Nonfatal opioid overdose is a significant predictor for recurrent nonfatal and fatal opioid overdoses. Young adults (under age 25) have been disproportionately affected by the opioid epidemic, as data indicates that drug overdose deaths nearly quadrupled nationally between 1999 and 2016 in young adults between 15 and 24 years old. Research shows that young adults have distinct developmental differences that predispose them to substance use disorders, which requires strategically designed interventions to engage and retain them in treatment.
"Given that the reward and positive reinforcement systems are more advanced than inhibitory systems among young adults, it is imperative to engage them in treatment as early as possible to help prevent a disorder, or worse," said Sarah Bagley, MD, the study's lead author and a pediatrician and internist at Boston Medical Center who specializes in addiction.
Researchers - Study - Individuals - Years - Overdose
Researchers conducted this retrospective study of 15,281 individuals who were 18-45 years old and survived an opioid-related overdose in Massachusetts between January 1, 2012 and December 31, 2014. To qualify, participants must have had an ambulance encounter or emergency department, inpatient hospital, or outpatient observation discharge that included an ICD 9 diagnosis code for opioid poisoning. The groups were stratified by age: 18-22 years old (1,209 individuals); 22-25 years old (3,059 individuals); and 26-45 years old (11,013 individuals). The three FDA-approved medications to treat opioid use disorder examined in the study included oral/injectable naltrexone, buprenorphine and methadone.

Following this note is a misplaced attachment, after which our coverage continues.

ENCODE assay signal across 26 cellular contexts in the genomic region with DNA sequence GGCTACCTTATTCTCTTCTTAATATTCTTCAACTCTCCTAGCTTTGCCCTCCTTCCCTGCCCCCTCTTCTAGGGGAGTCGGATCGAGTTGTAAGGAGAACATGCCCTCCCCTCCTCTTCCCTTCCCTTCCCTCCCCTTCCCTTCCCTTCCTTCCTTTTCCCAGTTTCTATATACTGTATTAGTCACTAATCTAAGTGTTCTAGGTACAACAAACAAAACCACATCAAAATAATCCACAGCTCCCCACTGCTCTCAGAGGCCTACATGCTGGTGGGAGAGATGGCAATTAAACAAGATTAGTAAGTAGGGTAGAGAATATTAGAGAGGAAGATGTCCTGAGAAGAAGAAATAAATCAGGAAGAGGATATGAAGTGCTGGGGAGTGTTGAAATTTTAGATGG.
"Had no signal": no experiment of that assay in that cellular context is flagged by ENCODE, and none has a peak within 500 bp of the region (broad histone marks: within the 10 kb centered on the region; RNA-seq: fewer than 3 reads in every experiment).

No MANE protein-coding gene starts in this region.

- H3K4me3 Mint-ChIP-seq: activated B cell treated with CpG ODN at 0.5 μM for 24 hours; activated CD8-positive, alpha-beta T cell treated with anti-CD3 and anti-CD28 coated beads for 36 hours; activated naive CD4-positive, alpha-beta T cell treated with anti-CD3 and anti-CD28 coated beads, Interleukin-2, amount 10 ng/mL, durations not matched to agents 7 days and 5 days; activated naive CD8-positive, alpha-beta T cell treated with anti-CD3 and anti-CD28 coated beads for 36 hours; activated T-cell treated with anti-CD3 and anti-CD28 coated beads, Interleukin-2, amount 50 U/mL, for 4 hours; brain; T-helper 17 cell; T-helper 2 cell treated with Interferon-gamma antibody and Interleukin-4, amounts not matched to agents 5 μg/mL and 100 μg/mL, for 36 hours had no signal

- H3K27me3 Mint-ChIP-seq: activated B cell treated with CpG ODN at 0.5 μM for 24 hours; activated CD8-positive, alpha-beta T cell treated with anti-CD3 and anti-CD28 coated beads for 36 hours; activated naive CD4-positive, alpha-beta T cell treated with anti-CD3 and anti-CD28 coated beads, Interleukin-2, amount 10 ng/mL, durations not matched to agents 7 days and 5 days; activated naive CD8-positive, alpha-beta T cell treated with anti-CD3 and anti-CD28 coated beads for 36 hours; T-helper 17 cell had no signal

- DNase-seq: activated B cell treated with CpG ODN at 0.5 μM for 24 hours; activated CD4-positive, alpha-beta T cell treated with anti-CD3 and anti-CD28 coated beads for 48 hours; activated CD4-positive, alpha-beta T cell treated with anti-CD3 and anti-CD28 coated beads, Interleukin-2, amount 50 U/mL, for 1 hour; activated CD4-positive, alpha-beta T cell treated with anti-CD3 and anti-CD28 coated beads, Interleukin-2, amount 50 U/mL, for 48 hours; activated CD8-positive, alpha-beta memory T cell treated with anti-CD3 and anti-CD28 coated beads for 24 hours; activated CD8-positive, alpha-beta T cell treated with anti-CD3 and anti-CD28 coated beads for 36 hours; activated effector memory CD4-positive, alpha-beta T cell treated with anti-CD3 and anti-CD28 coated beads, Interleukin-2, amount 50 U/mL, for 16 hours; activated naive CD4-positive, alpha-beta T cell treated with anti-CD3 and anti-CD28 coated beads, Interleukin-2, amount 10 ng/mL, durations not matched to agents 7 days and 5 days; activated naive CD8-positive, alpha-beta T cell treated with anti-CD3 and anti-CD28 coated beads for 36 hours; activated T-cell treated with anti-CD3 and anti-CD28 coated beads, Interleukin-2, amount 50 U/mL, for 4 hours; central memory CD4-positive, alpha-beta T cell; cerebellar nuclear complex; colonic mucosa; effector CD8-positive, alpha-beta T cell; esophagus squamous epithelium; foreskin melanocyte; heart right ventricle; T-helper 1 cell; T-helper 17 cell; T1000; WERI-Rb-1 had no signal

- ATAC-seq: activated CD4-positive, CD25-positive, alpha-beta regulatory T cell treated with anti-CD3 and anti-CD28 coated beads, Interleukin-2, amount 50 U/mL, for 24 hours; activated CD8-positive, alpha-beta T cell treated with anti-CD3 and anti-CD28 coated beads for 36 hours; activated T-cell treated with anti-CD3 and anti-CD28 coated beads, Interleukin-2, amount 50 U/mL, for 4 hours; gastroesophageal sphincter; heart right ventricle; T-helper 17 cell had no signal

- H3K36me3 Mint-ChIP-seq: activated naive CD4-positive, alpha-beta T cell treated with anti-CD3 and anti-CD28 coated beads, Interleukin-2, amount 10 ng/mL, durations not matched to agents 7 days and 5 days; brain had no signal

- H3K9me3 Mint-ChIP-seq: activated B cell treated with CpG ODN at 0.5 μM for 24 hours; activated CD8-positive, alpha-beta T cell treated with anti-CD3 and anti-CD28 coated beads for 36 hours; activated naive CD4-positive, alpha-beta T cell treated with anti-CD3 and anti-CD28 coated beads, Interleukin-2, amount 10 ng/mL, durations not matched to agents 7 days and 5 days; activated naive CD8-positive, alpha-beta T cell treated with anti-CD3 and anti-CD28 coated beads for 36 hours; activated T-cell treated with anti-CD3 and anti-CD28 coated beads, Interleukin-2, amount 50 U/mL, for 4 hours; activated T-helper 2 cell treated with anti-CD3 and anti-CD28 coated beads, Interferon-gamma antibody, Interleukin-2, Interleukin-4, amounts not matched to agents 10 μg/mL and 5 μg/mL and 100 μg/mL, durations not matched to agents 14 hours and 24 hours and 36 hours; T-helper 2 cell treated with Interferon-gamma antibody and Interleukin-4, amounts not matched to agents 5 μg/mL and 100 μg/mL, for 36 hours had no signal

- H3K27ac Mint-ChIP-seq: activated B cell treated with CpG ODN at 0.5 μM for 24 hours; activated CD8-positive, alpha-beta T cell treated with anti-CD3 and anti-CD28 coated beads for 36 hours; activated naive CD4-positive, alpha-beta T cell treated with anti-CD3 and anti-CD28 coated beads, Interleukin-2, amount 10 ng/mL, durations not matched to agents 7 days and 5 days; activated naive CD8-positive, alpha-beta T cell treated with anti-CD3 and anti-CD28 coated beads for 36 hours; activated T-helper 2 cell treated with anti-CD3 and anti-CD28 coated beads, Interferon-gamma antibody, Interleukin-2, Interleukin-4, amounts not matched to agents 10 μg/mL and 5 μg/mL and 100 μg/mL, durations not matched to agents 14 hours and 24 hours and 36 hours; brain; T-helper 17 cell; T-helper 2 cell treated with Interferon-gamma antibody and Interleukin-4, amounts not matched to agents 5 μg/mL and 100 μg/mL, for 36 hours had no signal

"This analysis took advantage of a unique tool developed by DPH that enabled us and many other partners to focus on specific high risk populations," said Dana Bernson, director of special analytic projects at DPH. "These results highlight the importance of...
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